Traditional T-bonds, including T-Notes, are featured in many portfolios because they offer the advantages of minimal risk and reliable interest. However, there are disadvantages. One of the biggest is the large cash outlay required to purchase these securities.
T-STRIPS are available for a few hundred dollars rather than thousands, and they can deliver higher yields when conditions are right. More importantly, they mature at face value regardless of market volatility.
What Are The Risks Of Treasury STRIPS?
Securities issued by the United States government are some of the safest investments in the world. The US government has never missed a debt payment, and it has never defaulted on a debt. While in theory, it is possible that some future catastrophe could damage the country’s perfect credit, investors generally consider US government bonds risk-free.
Now, there is a caveat to that “risk-free” assessment. It only refers to the risk of default. Negligible credit risk doesn’t protect T-STRIPS investors from other types of risk, such as liquidity risk and interest rate risk.
The market for T-STRIPS is markedly less liquid than the larger US Treasury bond market. That leads to larger bid/ask spreads, and in many cases, investors pay higher commissions. On the interest rate side, there is minimal risk for investors planning to hold onto T-STRIPS until maturity. However, those that need to sell find that rising interest rates leads to a decline in the value of T-STRIPS.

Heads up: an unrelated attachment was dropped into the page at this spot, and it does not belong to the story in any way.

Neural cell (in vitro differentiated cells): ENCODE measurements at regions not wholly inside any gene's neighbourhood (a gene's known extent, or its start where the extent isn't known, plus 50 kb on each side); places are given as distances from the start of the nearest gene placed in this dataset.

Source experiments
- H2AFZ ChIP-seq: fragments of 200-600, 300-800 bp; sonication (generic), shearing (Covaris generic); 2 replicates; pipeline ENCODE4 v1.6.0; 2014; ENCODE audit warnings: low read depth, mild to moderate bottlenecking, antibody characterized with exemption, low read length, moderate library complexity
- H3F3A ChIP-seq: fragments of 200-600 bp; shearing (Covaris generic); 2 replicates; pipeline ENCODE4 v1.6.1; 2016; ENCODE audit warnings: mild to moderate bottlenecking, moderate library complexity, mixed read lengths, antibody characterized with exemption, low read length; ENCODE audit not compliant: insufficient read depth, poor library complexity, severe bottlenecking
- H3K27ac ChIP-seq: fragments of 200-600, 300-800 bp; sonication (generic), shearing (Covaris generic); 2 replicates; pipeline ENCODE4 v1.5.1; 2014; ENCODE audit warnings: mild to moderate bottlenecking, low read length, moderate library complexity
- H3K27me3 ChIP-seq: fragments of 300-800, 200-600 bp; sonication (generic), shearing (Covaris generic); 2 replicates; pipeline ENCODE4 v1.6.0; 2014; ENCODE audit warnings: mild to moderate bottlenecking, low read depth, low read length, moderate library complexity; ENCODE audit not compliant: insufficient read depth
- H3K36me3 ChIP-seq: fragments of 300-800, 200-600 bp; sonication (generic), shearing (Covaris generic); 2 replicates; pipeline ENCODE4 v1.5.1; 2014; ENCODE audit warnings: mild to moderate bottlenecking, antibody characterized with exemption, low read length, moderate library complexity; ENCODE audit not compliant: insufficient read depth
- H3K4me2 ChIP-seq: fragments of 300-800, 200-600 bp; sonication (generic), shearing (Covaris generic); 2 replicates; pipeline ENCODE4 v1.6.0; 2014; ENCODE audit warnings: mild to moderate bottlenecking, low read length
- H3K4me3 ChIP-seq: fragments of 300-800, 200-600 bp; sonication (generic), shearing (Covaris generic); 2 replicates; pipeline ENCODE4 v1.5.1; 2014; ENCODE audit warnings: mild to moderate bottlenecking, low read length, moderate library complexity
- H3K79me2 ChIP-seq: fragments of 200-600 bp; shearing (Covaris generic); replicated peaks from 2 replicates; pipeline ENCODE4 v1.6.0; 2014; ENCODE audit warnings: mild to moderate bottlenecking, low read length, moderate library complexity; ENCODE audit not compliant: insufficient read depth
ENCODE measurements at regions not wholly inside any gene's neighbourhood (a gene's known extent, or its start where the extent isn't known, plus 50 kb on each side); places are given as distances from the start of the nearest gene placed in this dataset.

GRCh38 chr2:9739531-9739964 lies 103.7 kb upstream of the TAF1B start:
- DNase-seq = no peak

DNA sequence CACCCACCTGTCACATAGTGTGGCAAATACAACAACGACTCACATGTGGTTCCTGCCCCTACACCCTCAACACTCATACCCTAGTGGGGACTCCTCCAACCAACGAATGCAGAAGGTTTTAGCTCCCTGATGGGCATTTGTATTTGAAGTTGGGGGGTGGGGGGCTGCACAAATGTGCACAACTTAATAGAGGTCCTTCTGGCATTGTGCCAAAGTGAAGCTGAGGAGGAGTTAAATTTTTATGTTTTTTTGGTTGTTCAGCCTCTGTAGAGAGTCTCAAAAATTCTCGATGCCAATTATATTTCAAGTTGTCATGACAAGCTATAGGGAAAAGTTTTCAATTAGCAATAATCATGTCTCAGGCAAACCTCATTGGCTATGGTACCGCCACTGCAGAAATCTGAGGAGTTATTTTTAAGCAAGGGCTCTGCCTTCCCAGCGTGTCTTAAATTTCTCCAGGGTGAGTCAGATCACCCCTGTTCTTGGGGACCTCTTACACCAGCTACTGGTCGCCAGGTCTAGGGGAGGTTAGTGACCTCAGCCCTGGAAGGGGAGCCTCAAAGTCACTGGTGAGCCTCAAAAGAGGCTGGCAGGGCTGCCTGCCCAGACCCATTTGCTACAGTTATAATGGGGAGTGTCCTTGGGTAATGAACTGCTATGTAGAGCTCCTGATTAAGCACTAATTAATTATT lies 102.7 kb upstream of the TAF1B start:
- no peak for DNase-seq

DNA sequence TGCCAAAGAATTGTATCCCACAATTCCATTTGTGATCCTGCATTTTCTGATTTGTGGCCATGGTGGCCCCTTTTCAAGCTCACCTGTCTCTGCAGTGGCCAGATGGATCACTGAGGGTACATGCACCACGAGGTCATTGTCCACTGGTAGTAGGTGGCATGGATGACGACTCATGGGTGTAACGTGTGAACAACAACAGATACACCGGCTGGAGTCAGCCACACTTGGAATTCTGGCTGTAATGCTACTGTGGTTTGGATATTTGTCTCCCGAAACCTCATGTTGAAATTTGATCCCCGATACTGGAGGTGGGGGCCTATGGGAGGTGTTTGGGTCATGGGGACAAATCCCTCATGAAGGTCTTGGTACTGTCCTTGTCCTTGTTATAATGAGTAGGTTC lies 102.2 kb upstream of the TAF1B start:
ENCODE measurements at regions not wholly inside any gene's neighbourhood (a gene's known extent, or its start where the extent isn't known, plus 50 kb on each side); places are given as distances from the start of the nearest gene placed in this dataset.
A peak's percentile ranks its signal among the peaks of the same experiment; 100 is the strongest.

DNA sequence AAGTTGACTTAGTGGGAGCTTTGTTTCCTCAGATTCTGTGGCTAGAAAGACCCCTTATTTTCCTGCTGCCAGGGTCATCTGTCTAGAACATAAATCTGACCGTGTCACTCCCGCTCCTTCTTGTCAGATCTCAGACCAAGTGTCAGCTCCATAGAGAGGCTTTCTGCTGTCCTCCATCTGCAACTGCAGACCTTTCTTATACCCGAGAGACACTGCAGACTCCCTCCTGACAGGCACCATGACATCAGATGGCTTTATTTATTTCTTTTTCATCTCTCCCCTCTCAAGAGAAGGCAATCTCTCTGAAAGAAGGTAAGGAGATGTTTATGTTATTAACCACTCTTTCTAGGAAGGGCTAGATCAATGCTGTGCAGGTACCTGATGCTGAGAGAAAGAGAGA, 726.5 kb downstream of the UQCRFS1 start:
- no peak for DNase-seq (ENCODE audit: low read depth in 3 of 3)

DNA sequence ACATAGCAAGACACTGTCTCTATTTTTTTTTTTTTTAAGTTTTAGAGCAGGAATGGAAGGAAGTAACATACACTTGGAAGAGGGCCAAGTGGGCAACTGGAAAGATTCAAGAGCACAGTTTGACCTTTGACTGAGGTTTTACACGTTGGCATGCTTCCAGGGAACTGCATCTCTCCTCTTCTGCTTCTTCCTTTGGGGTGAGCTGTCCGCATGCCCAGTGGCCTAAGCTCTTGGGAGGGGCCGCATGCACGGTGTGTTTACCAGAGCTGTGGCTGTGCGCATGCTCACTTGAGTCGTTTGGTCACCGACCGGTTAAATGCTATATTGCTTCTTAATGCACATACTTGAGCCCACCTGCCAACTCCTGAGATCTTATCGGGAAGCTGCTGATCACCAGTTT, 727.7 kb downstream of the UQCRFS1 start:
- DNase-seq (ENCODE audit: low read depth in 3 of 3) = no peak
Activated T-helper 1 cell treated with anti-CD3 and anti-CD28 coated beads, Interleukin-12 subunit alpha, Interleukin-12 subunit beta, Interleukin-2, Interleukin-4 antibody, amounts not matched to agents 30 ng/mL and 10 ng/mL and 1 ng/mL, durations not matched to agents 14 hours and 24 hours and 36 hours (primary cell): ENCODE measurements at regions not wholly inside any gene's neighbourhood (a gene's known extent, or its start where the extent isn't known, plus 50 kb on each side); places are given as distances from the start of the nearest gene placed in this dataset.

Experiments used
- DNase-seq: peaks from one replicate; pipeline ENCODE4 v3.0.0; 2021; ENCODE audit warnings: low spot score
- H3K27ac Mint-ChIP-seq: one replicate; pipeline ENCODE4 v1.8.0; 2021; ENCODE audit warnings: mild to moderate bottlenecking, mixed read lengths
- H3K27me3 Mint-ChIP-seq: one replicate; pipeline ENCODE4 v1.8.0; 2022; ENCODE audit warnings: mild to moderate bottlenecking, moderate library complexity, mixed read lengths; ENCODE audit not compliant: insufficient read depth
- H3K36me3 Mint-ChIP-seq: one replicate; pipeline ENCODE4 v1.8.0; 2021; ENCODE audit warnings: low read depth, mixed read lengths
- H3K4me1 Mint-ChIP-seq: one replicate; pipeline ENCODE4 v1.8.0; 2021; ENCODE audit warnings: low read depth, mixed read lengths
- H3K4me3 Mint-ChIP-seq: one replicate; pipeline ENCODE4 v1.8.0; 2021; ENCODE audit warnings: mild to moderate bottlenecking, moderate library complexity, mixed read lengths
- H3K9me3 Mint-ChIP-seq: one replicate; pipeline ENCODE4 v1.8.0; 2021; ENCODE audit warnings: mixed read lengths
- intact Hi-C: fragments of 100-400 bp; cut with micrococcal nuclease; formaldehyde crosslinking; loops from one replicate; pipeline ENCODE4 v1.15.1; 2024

Are Treasury STRIPS A Good Investment?
The beauty of Treasury STRIPS is that there is plenty of flexibility when it comes to maturity dates. Investors with a specific investment horizon can choose T-STRIPS that fit that timeframe. There is no angst over the amount that will become available when T-STRIPS mature – investors know they will receive the face value.
If investors realize they miscalculated and they require early access to T-STRIPS funds, the bonds can be sold before maturity. There is a secondary market that will pay the going market price, making T-STRIPS relatively liquid.
There is some complexity when it comes to managing taxes for T-STRIPS. Technically, investors are responsible for annual taxes based on the interest income attributed to that year, though the taxes are not usually paid until the bond is sold or redeemed at maturity. Investors who choose to include T-STRIPS in tax-deferred accounts such as IRAs get a pass on tax liability until they take distributions from the account.
It’s important to note that unlike most Treasury Bonds, T-STRIPS aren’t available for direct purchase from the US Treasury. Brokerage firms buy T-STRIPS in bulk, then sell them to investors – often as part of a larger wealth management strategy.
The bottom line is that Treasury STRIPS are a good investment from a risk perspective, and they can offer a reasonable rate of return. However, in most situations, it is unwise to keep an entire portfolio in T-STRIPS. Over time, the lower rates of interest are unlikely to keep up with inflation, which eats away at long-term buying power. In short, T-STRIPS can be a valuable component of a well-balanced portfolio.